One way of finding out what is this? is to ask what is this like?, deploying metaphor and other forms of allegory. In a study to explore the effects of metaphor on thinking, Paul Thibodeau and Lera Boroditsky asked people

‘ … to imagine a “virus infecting a city” or a “wild beast preying on a city” and then to describe the best way to solve the problem that they had imagined. Participants who imagined a “virus infecting the city” universally suggested investigating the source of the virus and implementing social reforms and prevention measures to decrease the spread of the virus. That is, they wanted to know where the virus was coming from, whether the city could develop a vaccine and how the virus was spreading. They also wanted to institute educational campaigns to inform residents about how to avoid or deal with the virus and encourage residents to follow better hygiene practices. Participants who imagined a “wild beast preying on a city” universally suggested capturing the beast and then killing or caging it. They wanted to organize a hunting party or hire animal control specialists to track down the beast and stop it from ravaging the city.’ (Thibodeau and Boroditsky 2011)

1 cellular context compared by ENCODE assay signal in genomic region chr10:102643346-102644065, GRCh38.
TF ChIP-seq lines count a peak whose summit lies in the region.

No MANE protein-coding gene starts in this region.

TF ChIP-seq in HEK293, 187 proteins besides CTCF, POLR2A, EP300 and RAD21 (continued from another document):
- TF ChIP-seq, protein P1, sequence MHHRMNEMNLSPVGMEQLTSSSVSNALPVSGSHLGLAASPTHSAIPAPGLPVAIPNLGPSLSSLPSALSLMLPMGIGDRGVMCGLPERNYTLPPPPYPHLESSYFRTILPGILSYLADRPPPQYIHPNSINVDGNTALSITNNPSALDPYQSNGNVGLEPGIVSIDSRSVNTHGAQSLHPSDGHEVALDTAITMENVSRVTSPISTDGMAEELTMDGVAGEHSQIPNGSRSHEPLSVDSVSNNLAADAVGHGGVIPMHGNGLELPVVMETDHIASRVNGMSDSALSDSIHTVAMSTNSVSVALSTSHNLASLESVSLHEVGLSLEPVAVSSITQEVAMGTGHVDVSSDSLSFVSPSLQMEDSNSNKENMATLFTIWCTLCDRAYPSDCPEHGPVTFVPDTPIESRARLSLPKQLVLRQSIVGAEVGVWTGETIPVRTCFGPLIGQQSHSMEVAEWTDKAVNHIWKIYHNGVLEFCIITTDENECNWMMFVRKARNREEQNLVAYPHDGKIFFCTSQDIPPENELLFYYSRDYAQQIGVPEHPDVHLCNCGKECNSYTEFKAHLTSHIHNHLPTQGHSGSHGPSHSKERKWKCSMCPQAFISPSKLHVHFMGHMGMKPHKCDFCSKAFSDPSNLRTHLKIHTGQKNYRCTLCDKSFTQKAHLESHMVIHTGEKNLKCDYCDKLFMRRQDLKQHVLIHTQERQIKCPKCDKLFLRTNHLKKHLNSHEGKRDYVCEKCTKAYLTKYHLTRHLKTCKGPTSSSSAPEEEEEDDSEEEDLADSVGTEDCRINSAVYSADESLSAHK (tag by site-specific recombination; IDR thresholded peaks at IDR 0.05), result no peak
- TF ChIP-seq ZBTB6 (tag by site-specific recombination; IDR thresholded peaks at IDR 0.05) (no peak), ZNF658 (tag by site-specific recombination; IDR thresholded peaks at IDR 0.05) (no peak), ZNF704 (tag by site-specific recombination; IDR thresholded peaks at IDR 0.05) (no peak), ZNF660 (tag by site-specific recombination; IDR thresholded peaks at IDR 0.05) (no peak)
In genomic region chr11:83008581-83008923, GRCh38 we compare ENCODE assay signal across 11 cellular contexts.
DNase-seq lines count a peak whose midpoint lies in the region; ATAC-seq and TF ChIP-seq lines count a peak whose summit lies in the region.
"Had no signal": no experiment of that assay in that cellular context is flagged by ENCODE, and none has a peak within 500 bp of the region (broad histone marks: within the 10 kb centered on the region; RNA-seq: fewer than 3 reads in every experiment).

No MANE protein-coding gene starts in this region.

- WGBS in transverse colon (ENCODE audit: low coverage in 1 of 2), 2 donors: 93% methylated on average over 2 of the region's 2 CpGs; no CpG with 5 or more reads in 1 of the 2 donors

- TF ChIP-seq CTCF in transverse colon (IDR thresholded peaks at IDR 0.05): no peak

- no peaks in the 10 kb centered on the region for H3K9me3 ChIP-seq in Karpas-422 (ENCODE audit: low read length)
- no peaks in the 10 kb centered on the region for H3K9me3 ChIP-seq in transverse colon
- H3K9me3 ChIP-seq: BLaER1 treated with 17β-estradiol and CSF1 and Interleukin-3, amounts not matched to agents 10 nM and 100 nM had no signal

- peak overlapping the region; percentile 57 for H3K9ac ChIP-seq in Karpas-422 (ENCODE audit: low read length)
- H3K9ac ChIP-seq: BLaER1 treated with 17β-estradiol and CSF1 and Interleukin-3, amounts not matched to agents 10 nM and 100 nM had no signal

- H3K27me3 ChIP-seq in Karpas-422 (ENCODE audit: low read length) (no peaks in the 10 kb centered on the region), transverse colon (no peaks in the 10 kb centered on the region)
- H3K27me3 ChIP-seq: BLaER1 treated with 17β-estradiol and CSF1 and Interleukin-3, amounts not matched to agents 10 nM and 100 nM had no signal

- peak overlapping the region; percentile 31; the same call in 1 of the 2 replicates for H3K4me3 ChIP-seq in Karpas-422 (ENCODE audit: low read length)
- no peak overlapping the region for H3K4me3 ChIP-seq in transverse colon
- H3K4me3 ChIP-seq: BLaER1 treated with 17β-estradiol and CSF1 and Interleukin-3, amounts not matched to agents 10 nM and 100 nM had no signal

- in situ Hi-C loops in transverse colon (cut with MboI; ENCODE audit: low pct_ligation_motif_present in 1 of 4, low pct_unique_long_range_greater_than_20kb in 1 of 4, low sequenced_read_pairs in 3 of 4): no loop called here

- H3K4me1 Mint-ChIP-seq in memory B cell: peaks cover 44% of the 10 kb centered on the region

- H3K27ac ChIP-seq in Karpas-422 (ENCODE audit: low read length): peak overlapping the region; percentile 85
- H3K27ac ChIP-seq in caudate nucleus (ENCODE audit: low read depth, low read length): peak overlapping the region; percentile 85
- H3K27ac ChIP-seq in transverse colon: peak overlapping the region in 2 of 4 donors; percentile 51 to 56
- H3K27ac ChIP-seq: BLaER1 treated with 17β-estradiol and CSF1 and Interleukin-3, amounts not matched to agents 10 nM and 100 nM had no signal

Thibodeau and Boroditsky then variously characterised crime through these metaphors: ‘Crime is a wild beast preying on /virus infecting the city …’.  They found that people thought differently about crime and favoured different solutions, depending on the metaphor presented to them.

As they suggest, both these metaphors are familiar enough in public debate about crime.  ‘A spreading crime problem is a crime epidemic, plaguing a city or infecting a community. Crimes themselves are attacks in which criminals prey on unsuspecting victims. And criminal investigations are hunts where criminals are tracked and caught.’